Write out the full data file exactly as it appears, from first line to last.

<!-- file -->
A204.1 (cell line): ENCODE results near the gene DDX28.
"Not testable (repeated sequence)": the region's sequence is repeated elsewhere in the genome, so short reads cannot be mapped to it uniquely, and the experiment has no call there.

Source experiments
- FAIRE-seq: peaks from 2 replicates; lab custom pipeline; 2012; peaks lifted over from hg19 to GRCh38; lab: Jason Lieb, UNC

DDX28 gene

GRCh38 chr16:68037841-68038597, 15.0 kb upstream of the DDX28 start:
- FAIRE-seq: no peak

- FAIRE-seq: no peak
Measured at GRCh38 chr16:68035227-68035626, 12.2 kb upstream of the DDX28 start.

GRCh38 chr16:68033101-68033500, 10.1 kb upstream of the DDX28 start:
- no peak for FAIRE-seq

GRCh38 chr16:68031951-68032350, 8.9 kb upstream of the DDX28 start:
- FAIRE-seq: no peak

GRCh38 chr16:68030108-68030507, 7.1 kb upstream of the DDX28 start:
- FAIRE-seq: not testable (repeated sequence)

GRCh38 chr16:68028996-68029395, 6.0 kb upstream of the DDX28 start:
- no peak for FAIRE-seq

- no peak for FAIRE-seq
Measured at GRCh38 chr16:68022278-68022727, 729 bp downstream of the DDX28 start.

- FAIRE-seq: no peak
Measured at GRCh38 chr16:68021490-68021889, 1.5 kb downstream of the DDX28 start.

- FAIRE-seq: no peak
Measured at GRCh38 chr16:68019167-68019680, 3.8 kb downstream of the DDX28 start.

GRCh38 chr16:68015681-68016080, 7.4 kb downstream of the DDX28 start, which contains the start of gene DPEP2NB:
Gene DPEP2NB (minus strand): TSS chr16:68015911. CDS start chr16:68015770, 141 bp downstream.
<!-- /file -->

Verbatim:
A204.1 (cell line): ENCODE results near the gene DDX28.
"Not testable (repeated sequence)": the region's sequence is repeated elsewhere in the genome, so short reads cannot be mapped to it uniquely, and the experiment has no call there.

Source experiments
- FAIRE-seq: peaks from 2 replicates; lab custom pipeline; 2012; peaks lifted over from hg19 to GRCh38; lab: Jason Lieb, UNC

DDX28 gene

GRCh38 chr16:68037841-68038597, 15.0 kb upstream of the DDX28 start:
- FAIRE-seq: no peak

- FAIRE-seq: no peak
Measured at GRCh38 chr16:68035227-68035626, 12.2 kb upstream of the DDX28 start.

GRCh38 chr16:68033101-68033500, 10.1 kb upstream of the DDX28 start:
- no peak for FAIRE-seq

GRCh38 chr16:68031951-68032350, 8.9 kb upstream of the DDX28 start:
- FAIRE-seq: no peak

GRCh38 chr16:68030108-68030507, 7.1 kb upstream of the DDX28 start:
- FAIRE-seq: not testable (repeated sequence)

GRCh38 chr16:68028996-68029395, 6.0 kb upstream of the DDX28 start:
- no peak for FAIRE-seq

- no peak for FAIRE-seq
Measured at GRCh38 chr16:68022278-68022727, 729 bp downstream of the DDX28 start.

- FAIRE-seq: no peak
Measured at GRCh38 chr16:68021490-68021889, 1.5 kb downstream of the DDX28 start.

- FAIRE-seq: no peak
Measured at GRCh38 chr16:68019167-68019680, 3.8 kb downstream of the DDX28 start.

GRCh38 chr16:68015681-68016080, 7.4 kb downstream of the DDX28 start, which contains the start of gene DPEP2NB:
Gene DPEP2NB (minus strand): TSS chr16:68015911. CDS start chr16:68015770, 141 bp downstream.